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Afterparties by Anthony Veasna So
Short stories



We love supporting debut authors. Congrats, Anthony Veasna So, on your first book!

by Anthony Veasna So

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Quick take

A sharp, vibrant debut collection about Cambodian Americans trying to carve out a new path in their adopted home.

Good to know

  • Illustrated icon, Icon_LGBTQ

    LGBTQ+ themes

  • Illustrated icon, Icon_Acclaim

    Critically acclaimed

  • Illustrated icon, Icon_Drug&AlcoholUse

    Drug & alcohol use

  • Illustrated icon, Icon_Immigration



Seamlessly transitioning between the absurd and the tenderhearted, balancing acerbic humor with sharp emotional depth, Afterparties offers an expansive portrait of the lives of Cambodian-Americans. As the children of refugees carve out radical new paths for themselves in California, they shoulder the inherited weight of the Khmer Rouge genocide and grapple with the complexities of race, sexuality, friendship, and family.

A high school badminton coach and failing grocery store owner tries to relive his glory days by beating a rising star teenage player. Two drunken brothers attend a wedding afterparty and hatch a plan to expose their shady uncle’s snubbing of the bride and groom. A queer love affair sparks between an older tech entrepreneur trying to launch a “safe space” app and a disillusioned young teacher obsessed with Moby-Dick. And in the sweeping final story, a nine-year-old child learns that his mother survived a racist school shooter.

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Content warning

This book contains mentions of suicide and domestic violence.

Free sample

Get an early look from the first pages of Afterparties.


The first night the man orders an apple fritter, it is three in the morning, the streetlamp is broken, and California Delta mist obscures the waterfront’s run-down buildings, except for Chuck’s Donuts, with its cool fluorescent glow. “Isn’t it a bit early for an apple fritter?” the owner’s twelve-year-old daughter, Kayley, deadpans from behind the counter, and Tevy, four years older, rolls her eyes and says to her sister, “You watch too much TV.”

The man ignores them both, sits down at a booth, and proceeds to stare out the window, at the busted potential of this small city’s downtown. Kayley studies the man’s reflection in the window. He’s older but not old, younger than her parents, and his wiry mustache seems misplaced, from a different decade. His face wears an expression full of those mixed-up emotions that only adults must feel, like plaintive, say, or wretched. His light-gray suit is disheveled, his tie undone.

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Why I love it

The best way to recommend Anthony Veasna So’s Afterparties is to say that the book is so funny and vivid and alive that it’s possible to read it for long stretches without thinking of So’s own story. The son of Cambodian refugees who fled the Khmer Rouge, So died last year, from a drug overdose, at the age of 28. Given the historical circumstances surrounding So’s life—from parents who survived a genocidal regime to his own death amid a global pandemic—you’d think reading Afterparties might be kind of a bummer. But that isn’t the case. So’s book of short stories—which, yes, meditates on genocide and death—brims with surprising humor, buoyed by a knowing levity that some of the worst tragedies are impossible to represent straight.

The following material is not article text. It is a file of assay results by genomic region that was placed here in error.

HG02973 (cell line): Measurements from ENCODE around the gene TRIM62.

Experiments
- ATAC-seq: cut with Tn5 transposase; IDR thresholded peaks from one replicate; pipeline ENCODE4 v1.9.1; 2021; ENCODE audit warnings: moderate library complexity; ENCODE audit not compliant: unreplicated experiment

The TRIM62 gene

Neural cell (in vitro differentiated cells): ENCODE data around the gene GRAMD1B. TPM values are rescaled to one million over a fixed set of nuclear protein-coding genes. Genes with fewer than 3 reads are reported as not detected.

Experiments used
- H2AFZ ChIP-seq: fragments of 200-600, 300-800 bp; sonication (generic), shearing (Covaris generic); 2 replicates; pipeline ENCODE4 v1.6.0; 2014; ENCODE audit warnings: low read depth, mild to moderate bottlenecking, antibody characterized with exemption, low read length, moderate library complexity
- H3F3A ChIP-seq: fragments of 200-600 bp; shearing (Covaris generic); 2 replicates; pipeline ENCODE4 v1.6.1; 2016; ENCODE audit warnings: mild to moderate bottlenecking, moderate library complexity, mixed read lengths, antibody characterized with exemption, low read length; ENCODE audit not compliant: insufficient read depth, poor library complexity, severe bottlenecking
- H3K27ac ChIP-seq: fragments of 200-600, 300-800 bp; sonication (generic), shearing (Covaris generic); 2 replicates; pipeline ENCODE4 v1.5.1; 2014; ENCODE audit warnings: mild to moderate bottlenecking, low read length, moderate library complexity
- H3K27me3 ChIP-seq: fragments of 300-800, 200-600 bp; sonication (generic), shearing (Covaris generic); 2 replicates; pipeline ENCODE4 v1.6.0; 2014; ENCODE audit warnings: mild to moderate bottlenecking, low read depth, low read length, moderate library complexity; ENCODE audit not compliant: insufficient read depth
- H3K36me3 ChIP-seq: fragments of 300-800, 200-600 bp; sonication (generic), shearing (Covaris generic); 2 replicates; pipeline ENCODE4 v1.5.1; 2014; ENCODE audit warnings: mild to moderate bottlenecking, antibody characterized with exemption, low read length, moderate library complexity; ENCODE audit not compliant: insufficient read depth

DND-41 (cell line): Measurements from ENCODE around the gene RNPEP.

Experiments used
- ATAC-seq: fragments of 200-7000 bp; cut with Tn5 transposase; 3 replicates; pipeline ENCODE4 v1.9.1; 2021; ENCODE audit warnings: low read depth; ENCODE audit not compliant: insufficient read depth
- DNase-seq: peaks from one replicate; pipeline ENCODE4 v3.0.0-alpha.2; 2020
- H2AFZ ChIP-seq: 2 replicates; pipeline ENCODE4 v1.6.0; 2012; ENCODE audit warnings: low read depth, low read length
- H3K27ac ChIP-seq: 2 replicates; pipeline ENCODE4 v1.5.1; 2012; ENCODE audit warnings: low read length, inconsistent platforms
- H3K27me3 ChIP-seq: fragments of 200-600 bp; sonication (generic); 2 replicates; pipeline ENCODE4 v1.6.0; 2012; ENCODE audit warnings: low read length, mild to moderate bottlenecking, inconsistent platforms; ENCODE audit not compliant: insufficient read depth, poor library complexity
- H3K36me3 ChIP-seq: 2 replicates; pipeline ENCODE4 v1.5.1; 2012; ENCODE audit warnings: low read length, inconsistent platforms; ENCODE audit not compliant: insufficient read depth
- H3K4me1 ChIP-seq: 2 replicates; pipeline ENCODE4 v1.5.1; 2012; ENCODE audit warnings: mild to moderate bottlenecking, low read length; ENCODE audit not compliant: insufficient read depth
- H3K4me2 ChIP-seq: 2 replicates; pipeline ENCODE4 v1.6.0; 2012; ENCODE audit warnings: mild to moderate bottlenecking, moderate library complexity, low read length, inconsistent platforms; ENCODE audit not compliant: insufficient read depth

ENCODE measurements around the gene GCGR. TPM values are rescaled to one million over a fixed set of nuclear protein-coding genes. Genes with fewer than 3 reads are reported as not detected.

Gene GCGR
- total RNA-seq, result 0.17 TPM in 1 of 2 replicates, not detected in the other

Afterparties, which So described as a “stoner novel of ideas,” follows an ambling cast of young Cambodian Americans as they move in and out of their hometown of Stockton, California (where So was born). These characters are not the direct victims of the Khmer genocide, but their American-born children who inherit their memories, their stories, their trauma. On the cusp of adulthood, So’s characters also inhabit a more existential limbo—contemplating the future, while trying to mourn the past. What emerges is a collection of startlingly vibrant stories that merge the Cambodian history of a genocidal regime with the everyday American kid follies of getting high, falling in love, and not knowing quite what you’re doing.

Afterparties is a marvel—it’s everything I’ve ever wanted for the descendants of Asian American diaspora who are only just beginning to understand who we are. We’re so lucky to have it.

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Member ratings (1,513)

  • Pamela S.

    Denver, CO

    I LOVED THIS BOOK. I typically don’t like essays but these were so well written and raw and each story rang so true - a testament to how So writes to the entirety of the human experience. Highly rec.

  • Conor H.

    Bloomfield, NJ

    I really enjoyed this one, although some stories were better than others. It is an anthology of short stories that are are loosely related.A great portrait of what vicarious trauma does to generations

  • Helena R.

    Concord, NC

    Anthony Veasna So will be greatly missed and has a style that felt charming- fun yet refined. This collection weaves familiar characters and informs about Khmer culture and intergenerational trauma.

  • Samantha A.

    West Trenton, NJ

    I am so happy I chose this book! Each short story is its own world. The characters are compelling and I love the narrative voice. These are stories of complicated generational burdens. Read this book!

  • Alexandra F.

    Scottsdale, AZ

    Beautifully written stories of love, trauma, and community. It can be heavy and the characters often difficult, but it is cut with a humor and sarcasm of someone sharing stories about their own family

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